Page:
Tracy Benson is the founder and CEO of On the Same Page, a business consultancy that works to develop and implement customized communications strategies and change management strategy and execution to support companies' business plans. Founded in 2002, On the Same Page is named for what it takes pride in -- being on the same page with its clients. The company works in collaborative relationships with small firms to Fortune 500's across all business sectors. As an industry leader, Tracy's comments have appeared in Inc., Fast Company, MarketWatch Radio and other outlets on a variety of business topics.
How has your life experience made you the leader you are today?
I grew up as the youngest child in a very entrepreneurial family. In our world, there were few hard and fast roles -- everyone pitched in to get the job done. I learned early on that a mere title was not enough to command respect. Rather, respect must be earned. Throughout my career, I was constantly looking for signs that a manager or leader should be trusted and respected. I didn't have many bosses that fit that bill. But one in particular, Frank Marrs (then a partner and senior executive with KPMG), changed all that. He showed me what it was like to have a boss that believed in my skills and expertise, engaged my team in an ultra-ambitious vision, and then let us alone to make magic -- and we did.
How has your previous employment experience aided your tenure at On the Same Page?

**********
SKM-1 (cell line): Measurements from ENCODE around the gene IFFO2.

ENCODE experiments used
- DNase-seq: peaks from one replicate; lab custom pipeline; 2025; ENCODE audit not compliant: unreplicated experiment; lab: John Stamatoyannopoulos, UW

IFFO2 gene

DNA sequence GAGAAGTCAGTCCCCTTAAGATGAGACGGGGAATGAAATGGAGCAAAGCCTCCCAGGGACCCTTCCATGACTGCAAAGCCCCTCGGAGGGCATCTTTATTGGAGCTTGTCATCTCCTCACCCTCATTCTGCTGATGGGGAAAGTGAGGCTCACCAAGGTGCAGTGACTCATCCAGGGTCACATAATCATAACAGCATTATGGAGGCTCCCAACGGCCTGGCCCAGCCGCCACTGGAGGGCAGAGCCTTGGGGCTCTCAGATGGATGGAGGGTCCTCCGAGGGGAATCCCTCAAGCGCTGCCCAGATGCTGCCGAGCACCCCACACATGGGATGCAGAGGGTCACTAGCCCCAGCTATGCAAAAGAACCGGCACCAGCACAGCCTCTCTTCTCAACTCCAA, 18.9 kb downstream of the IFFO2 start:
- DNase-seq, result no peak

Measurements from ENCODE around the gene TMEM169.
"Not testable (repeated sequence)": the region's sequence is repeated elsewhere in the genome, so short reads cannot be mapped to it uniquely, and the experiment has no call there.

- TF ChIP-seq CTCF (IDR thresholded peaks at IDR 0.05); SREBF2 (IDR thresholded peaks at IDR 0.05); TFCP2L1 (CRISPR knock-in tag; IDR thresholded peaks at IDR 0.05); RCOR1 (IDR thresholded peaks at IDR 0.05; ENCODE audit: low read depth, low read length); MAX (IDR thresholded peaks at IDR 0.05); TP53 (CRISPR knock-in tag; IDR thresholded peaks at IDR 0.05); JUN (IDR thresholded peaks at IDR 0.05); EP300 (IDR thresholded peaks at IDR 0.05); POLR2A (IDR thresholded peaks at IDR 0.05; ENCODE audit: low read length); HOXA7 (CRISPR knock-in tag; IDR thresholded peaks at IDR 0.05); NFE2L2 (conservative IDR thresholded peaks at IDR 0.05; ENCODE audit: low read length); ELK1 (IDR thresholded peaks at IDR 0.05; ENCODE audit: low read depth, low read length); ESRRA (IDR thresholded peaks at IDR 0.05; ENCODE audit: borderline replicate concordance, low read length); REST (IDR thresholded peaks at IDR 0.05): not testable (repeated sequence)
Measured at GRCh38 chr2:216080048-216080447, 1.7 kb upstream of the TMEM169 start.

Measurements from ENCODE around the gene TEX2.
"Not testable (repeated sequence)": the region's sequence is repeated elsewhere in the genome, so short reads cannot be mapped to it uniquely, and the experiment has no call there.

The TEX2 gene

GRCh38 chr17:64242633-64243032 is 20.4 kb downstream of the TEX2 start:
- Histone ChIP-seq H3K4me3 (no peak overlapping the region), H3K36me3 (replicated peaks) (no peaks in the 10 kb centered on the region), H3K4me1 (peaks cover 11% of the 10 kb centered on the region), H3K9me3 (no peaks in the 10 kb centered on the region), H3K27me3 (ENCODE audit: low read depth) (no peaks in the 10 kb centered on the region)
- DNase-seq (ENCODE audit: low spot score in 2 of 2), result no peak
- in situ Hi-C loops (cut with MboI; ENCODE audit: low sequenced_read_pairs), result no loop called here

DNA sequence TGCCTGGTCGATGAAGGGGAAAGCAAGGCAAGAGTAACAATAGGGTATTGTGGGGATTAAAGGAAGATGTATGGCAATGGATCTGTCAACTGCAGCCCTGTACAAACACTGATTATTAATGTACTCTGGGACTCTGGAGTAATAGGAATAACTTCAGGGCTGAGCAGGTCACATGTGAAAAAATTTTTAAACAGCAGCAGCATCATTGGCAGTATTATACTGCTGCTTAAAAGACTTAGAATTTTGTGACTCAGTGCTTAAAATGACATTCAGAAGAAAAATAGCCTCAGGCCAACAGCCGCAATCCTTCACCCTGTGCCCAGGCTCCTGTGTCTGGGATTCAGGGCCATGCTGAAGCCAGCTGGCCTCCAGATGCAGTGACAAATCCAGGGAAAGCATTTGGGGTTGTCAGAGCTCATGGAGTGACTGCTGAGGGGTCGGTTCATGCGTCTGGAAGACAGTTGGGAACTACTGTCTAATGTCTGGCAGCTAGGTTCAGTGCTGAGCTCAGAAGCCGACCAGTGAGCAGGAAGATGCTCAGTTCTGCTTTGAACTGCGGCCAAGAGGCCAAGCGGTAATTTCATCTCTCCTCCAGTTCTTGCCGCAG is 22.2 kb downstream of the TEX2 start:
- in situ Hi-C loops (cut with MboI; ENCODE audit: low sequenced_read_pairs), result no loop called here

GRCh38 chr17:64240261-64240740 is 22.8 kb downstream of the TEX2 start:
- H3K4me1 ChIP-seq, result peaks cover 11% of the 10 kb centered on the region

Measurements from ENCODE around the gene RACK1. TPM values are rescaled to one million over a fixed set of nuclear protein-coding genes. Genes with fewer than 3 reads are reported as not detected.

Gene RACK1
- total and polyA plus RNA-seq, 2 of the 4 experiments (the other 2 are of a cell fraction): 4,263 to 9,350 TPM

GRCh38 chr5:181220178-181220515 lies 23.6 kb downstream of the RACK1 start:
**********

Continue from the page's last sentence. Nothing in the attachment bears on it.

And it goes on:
Having worked in several corporate environments (KPMG, American Express, Towers Perrin), I have an acute understanding of what our clients are trying to achieve -- and the obstacles they face, particularly when facilitating a transformation or supporting a major change effort. Second, having spent a lot of time around prominent CEOs as an editor at Industry Week Magazine, I am very comfortable working with senior executives and understand their perspective and priorities. Third, as an employee in many large companies myself, I experienced first-hand what it was like to have major organizational changes come down from "on high" without any ability to provide input or even influence the outcome. All of these perspectives are firmly ingrained in my thinking, and combine to guide every bit of counsel I provide.
What have the highlights and challenges been during your tenure at On the Same Page?
My most personal highlight happens every time a team member transitions from what might be characterized as a "now and then" relationship with our firm to engage with us fully and completely. Each of our team members has traveled their own unique journey to become what I call "all in," and each time one of them makes that transition feels to me like a validation of who we are and what we're capable of accomplishing as a team.
Professionally, the highlights come from stretching our creative thinking and learning new ways to facilitate this same process of engagement with employees of our clients' companies. The challenges are diverse -- from bringing associates of a global Fortune 250 company's Human Resources function along on a complete transformation of the function to shifting the way employees throughout a dozen countries think about the future of their business. And the rewards are always the same: measured in personal stories and victories, and importantly, in successful business outcomes. Did we help our client and her company achieve results that make the business stronger and that support its strategy? That's how we judge our own success.